Why won't the Washington Post run a response to Sarah Palin?

Blog ››› ››› JAMISON FOSER

Four days ago, Editor & Publisher quoted Washington Post Op-Ed editor Autumn Brewington defending the paper's publication of Sarah Palin's deeply dishonest column about climate change. Most of the defense boils down to a predictably depressing acknowledgment that the Post doesn't really care about facts or expertise; they just want to sell some ads -- For example: "She is someone who stirs discussion and we are in the business of putting out opinion. She reached out to us."

But here's something interesting:

Brewington said the piece drew more reaction than most Op-Eds, adding that it ranked among the 10 most-read articles on the Post Web site Wednesday. ...

Among the critics was a university professor who has offered to write a rebuttal column, Brewington said, declining to name the person. "It is always interesting to see who reaches out to us," she said.

Palin's op-ed ran on December 9. By December 10, the Post had an offer from a "university professor" to write a rebuttal to the error-filled column. So ... Where is it? The Post has yet to run any kind of "rebuttal column," by a professor or anyone else. (The paper did, however, run December 11 column by former Bush aide Michael Gerson that echoed Palin's.)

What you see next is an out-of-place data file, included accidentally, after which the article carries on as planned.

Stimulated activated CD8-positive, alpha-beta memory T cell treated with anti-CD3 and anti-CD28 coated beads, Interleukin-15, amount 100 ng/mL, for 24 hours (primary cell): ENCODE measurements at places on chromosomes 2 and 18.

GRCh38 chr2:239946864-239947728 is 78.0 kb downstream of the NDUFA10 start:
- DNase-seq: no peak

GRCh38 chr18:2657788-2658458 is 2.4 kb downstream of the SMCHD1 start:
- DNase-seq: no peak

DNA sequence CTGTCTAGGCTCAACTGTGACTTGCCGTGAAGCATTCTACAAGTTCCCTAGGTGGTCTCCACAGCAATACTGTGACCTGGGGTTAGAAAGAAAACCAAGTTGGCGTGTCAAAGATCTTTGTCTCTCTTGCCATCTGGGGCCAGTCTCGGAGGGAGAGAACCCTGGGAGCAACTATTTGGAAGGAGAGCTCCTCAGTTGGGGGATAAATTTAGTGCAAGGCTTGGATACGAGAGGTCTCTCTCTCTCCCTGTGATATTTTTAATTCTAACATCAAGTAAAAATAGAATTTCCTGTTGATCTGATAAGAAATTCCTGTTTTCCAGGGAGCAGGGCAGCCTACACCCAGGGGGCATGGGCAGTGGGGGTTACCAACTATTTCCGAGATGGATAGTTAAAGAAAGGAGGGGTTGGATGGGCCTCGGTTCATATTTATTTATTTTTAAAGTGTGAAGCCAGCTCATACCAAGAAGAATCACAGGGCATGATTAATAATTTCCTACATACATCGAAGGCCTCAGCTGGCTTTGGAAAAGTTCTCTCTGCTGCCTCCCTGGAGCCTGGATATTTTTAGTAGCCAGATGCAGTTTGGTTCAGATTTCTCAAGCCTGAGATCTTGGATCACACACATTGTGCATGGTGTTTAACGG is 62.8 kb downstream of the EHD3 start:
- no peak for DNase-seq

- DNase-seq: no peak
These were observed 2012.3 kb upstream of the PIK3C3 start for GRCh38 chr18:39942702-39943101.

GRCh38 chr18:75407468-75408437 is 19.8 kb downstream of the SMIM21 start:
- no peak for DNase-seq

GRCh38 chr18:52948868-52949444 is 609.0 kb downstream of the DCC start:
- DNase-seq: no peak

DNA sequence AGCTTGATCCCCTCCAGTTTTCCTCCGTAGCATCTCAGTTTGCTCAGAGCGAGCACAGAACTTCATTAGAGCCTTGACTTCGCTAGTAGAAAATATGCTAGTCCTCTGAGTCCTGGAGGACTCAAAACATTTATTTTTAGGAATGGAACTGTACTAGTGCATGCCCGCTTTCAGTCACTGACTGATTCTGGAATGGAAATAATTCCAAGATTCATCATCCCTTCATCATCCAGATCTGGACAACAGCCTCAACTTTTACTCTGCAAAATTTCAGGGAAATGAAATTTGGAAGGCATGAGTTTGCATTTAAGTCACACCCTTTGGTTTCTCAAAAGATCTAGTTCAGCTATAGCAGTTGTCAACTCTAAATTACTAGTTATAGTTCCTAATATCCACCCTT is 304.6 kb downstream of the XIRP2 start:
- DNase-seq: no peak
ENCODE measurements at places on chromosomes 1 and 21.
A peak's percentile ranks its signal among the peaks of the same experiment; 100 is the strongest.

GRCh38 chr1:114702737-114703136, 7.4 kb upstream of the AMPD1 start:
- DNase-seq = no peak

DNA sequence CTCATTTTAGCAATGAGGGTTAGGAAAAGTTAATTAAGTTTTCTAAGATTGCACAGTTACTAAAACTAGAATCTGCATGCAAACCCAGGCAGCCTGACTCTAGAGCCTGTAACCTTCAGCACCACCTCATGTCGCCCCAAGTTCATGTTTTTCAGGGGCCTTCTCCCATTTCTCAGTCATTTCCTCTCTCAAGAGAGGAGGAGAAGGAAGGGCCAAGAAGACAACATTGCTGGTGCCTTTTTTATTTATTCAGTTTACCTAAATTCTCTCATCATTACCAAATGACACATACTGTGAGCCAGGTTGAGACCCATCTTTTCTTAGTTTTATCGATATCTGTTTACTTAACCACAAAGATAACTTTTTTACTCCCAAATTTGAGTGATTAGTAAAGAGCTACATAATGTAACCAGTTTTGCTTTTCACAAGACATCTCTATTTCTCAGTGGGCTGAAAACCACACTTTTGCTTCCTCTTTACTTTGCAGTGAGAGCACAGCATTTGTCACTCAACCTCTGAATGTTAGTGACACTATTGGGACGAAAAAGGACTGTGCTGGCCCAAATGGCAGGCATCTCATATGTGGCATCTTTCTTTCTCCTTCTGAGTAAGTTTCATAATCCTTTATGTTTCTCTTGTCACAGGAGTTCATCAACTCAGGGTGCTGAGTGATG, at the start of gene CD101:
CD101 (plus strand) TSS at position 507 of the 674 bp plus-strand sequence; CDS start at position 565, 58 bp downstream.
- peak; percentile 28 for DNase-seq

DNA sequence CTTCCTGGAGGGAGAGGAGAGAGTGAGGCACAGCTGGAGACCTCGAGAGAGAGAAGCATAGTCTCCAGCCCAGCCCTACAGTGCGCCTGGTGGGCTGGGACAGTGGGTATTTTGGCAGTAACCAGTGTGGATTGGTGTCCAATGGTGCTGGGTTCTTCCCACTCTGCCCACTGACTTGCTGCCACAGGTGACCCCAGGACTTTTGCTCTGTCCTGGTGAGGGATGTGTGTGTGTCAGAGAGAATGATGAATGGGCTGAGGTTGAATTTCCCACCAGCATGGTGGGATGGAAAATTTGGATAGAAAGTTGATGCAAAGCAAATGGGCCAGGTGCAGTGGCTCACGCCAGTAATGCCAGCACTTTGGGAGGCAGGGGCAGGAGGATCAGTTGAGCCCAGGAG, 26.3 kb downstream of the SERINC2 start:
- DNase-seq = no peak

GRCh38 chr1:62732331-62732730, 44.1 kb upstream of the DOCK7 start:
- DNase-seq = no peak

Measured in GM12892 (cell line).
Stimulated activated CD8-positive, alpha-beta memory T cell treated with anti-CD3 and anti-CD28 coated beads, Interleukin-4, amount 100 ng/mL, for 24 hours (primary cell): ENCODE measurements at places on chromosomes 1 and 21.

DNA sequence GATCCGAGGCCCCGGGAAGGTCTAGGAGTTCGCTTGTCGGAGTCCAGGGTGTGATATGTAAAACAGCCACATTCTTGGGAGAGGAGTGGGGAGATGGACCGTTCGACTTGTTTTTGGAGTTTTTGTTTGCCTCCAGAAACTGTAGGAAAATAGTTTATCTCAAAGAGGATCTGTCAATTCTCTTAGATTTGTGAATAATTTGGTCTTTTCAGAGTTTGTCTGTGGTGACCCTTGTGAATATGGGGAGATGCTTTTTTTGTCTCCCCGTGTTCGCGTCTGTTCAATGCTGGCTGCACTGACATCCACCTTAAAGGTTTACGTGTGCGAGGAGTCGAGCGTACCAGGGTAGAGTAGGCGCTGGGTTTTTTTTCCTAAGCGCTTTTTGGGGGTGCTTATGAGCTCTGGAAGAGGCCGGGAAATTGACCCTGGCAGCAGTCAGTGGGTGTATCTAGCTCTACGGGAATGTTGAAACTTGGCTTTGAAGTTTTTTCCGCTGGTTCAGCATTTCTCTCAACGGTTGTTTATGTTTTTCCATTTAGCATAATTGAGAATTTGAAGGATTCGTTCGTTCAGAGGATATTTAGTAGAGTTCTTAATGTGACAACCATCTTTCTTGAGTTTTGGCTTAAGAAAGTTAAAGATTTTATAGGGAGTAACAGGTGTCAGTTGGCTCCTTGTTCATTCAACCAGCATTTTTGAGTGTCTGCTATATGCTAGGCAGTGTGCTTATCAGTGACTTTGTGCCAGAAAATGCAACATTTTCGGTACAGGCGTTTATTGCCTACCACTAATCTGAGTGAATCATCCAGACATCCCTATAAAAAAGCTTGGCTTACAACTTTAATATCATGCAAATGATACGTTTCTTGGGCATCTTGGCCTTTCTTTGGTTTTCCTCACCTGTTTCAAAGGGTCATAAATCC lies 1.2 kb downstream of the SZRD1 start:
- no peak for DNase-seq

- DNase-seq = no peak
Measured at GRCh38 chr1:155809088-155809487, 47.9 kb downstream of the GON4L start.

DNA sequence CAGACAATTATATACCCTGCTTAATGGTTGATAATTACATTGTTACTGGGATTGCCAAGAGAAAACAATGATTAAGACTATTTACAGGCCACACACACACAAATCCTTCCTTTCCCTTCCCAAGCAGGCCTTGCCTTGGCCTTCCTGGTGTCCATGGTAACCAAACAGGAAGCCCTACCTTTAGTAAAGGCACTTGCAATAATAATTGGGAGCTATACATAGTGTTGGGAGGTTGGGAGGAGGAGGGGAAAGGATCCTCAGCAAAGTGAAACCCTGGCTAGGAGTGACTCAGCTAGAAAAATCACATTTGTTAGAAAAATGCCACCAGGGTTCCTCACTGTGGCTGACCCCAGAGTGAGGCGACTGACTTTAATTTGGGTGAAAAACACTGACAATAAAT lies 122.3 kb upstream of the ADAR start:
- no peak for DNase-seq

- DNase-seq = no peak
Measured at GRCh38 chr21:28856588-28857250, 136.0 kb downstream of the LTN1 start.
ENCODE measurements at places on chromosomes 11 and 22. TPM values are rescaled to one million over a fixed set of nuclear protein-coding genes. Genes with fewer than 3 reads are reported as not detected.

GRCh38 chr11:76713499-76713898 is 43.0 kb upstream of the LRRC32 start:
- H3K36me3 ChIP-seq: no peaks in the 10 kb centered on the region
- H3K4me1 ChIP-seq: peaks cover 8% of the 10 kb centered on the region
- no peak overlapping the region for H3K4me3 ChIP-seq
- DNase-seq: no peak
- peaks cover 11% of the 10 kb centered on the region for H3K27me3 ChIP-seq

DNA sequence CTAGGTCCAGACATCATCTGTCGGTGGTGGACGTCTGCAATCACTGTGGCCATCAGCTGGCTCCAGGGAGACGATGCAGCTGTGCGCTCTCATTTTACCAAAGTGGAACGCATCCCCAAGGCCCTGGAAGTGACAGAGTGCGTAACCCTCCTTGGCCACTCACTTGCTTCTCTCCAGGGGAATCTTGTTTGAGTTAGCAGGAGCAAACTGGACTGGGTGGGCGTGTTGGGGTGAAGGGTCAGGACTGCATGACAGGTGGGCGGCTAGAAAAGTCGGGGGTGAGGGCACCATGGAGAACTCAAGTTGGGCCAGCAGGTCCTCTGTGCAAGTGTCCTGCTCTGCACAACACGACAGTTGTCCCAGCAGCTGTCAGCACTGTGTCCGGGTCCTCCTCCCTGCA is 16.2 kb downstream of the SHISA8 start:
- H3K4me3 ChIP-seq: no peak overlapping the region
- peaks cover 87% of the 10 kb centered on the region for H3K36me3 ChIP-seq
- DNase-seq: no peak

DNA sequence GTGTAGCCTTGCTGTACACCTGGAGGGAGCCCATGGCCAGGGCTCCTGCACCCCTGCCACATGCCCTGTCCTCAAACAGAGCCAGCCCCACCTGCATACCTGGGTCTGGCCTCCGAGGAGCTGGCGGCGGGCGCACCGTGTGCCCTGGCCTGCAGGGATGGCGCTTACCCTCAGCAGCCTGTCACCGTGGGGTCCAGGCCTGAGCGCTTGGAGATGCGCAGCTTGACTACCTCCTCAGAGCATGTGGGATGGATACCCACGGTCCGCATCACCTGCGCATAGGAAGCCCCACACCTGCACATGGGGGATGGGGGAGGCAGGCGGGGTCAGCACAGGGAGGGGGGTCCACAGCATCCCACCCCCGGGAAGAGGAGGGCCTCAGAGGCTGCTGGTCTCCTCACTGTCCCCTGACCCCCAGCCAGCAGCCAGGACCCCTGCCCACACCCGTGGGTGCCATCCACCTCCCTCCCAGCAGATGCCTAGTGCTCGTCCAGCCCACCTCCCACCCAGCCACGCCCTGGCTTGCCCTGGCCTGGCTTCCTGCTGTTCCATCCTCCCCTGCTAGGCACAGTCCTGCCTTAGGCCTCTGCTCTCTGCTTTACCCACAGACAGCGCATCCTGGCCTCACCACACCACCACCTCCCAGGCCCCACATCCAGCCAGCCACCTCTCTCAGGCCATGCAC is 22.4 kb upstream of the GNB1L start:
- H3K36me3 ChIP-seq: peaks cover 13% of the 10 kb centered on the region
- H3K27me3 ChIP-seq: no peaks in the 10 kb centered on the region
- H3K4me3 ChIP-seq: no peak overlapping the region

Brewington seems to regard a proposed rebuttal column by an academic as a joke; something to be amused about -- "It is always interesting to see who reaches out to us." But it isn't a joke. The Post published a falsehood-filled screed by a former half-term governor who either doesn't know the truth or is willing to lie about it. And the paper apparently laughs off requests to run a rebuttal column. There's nothing amusing about that.

Early this year, when the Post was criticized for running a deeply flawed George Will column, Post editorial page boss Fred Hiatt challenged critics to debate Will rather than expect the Post to run a correction. So Chris Mooney submitted an op-ed in response to Will, which the Post eventually published. (Mooney's column ran three weeks after it was submitted. It took the Post less than a day to get Palin's into the paper.)

So why won't the Post publish a column rebutting Sarah Palin's op-ed? Did the paper promise Palin it wouldn't run such a response?

Posted In
Environment & Science, Climate Change
The Washington Post
George F. Will, Sarah Palin, Fred Hiatt
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